Could protein be the key to weight loss?

7/25/2005- New research bolsters the argument that the efficacy of low-carb diets could be due to their high protein content, reports Jess Halliday. So could raising America’s protein intake help the nation beat the obesity epidemic?In the new study, published in the American Journal of Clinical Nutrition, David Weigle from the University of Washington School of Medicine and colleagues set out the test the hypothesis that increasing protein while maintaining carbohydrate intake decreases the appetite, leads to the consumption of fewer calories and results in weight loss.
In an accompanying editorial, Dr Arne Astrup of the Royal Veterinary and Agricultural University in Copenhagen said that preventing weight gain is a more complex matter than simply telling people to eat less and exercise more.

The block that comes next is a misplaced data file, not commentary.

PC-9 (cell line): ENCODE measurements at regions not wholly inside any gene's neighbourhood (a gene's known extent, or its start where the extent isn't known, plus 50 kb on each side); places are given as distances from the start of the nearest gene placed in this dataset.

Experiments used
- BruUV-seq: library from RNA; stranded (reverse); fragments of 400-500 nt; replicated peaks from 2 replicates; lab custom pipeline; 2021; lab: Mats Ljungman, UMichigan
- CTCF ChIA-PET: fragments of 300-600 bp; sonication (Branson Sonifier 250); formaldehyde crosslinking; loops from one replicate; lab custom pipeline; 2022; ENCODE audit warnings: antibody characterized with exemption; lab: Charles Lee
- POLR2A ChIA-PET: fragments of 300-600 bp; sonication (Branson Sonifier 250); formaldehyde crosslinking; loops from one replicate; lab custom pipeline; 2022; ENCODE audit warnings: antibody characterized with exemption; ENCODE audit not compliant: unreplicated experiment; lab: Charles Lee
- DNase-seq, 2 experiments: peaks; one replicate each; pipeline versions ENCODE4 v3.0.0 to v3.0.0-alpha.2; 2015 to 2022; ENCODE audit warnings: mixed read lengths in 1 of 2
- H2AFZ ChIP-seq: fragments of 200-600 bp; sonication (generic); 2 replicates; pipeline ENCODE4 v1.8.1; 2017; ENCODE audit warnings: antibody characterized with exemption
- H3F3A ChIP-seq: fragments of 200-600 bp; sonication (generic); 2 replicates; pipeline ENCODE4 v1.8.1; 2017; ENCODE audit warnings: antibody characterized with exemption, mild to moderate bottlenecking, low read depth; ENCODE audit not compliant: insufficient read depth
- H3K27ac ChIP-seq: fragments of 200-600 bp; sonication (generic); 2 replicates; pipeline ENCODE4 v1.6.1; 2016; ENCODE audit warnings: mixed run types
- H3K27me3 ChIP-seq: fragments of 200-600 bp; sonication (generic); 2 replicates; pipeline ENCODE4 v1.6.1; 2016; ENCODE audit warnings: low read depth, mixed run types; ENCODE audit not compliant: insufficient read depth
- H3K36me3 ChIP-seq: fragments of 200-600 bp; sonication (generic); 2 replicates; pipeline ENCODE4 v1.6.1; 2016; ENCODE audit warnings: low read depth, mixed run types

A key take-home message of the Dietary Guidelines for Americans concerns calorie control and exercise, with consumers encouraged to choose foods in order to get the most nutrition out of calories consumed.
But Astrup argues that this is a simplistic strategy which assumes people have conscious control over their appetite and body weight regulation.
“I have never met an obese person who has worked hard to become obese and to maintain an excessive body size,” he wrote.
For Weigle’s study, 19 subjects followed three different diets, one after the other. For the first two weeks, they followed a weight-maintaining diet where protein accounted for 15 percent of calories, fat 35 percent and carbohydrate 50 percent.
For the second two weeks, they followed an isocaloric diet that was 30 percent protein, 35 percent fat and 50 percent carbohydrate.
Finally, for 12 weeks they followed a diet where there was no restriction on calories but the proportions, again, were 30 percent protein, 20 percent fat and 50 percent carbohydrate.
Their appetite, caloric intake, body weight, and fat mass were measured throughout, and at the end of each phase blood samples were taken to measure insulin, leptin (the hormone responsible for hunger) and ghrelin (the satiety hormone).
Weigle’s team found that satiety was 'markedly increased' with the isocaloric diet but leptin was unchanged.